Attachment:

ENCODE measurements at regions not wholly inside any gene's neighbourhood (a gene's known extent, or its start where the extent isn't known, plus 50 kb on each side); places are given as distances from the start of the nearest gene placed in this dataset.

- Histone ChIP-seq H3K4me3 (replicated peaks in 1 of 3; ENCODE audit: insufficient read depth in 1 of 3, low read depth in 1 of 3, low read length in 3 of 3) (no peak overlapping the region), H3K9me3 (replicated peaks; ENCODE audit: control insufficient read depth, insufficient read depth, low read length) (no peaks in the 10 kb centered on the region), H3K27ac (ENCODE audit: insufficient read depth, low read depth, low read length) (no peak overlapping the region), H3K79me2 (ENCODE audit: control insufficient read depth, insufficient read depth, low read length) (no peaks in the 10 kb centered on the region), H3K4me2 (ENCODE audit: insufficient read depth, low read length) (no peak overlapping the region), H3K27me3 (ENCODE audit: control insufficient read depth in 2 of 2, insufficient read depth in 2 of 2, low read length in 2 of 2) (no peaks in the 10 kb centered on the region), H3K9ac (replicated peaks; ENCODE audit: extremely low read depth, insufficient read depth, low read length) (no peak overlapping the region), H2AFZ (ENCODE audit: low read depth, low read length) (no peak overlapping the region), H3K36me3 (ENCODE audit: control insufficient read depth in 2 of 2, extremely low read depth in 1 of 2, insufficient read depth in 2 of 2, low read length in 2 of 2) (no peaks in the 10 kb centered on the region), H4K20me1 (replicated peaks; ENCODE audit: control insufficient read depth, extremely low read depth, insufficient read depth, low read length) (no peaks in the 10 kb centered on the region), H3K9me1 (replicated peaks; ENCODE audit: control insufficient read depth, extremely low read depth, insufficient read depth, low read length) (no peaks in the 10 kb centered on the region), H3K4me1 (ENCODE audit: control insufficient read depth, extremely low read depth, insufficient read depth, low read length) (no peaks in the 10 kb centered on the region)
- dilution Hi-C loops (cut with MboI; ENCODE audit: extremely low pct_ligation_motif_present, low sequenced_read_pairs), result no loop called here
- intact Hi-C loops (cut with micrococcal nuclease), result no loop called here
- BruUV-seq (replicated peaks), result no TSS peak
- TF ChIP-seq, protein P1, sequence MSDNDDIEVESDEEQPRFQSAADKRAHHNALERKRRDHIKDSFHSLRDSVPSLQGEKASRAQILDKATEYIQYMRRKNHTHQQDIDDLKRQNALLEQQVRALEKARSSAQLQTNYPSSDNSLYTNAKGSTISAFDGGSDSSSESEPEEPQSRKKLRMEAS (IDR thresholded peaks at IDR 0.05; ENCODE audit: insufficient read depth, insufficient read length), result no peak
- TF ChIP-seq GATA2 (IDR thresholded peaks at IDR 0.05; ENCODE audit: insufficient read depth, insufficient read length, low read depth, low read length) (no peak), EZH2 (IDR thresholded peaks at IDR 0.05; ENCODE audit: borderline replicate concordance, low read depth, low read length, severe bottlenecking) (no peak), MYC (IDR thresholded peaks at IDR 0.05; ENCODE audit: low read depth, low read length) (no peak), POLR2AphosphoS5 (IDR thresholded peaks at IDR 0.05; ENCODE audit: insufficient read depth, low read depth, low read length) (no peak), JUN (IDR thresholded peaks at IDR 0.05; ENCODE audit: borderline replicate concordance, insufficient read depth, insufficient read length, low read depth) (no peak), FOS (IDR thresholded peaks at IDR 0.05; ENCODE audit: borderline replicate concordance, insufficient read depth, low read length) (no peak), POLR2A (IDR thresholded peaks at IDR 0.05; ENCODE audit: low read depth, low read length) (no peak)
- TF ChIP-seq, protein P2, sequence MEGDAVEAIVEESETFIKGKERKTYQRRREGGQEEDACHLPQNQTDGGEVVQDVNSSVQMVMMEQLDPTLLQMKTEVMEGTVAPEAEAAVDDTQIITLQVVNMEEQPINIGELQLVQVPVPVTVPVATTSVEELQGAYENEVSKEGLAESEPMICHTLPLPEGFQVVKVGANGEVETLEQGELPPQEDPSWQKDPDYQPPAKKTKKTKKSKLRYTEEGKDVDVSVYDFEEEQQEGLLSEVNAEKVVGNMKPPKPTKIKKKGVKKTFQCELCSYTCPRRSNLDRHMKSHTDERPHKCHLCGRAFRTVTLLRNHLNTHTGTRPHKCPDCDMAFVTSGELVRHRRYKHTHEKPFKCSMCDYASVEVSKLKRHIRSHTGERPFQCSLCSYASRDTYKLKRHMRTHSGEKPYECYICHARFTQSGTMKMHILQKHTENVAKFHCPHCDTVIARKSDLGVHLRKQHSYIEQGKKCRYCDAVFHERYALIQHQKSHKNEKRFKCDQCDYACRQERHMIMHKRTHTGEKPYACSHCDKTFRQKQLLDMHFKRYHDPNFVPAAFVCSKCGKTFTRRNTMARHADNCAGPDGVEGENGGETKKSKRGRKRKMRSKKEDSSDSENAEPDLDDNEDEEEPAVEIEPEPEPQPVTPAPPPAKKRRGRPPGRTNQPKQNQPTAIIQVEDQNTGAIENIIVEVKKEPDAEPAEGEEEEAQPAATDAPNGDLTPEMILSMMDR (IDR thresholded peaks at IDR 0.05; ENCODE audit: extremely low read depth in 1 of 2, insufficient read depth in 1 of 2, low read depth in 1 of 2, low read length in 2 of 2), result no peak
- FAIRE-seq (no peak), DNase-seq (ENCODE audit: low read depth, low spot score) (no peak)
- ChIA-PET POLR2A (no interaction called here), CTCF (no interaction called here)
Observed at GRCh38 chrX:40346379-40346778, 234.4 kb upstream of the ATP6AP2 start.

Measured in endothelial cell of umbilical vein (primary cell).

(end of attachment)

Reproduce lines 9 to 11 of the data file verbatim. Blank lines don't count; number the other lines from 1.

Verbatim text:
- FAIRE-seq (no peak), DNase-seq (ENCODE audit: low read depth, low spot score) (no peak)
- ChIA-PET POLR2A (no interaction called here), CTCF (no interaction called here)
Observed at GRCh38 chrX:40346379-40346778, 234.4 kb upstream of the ATP6AP2 start.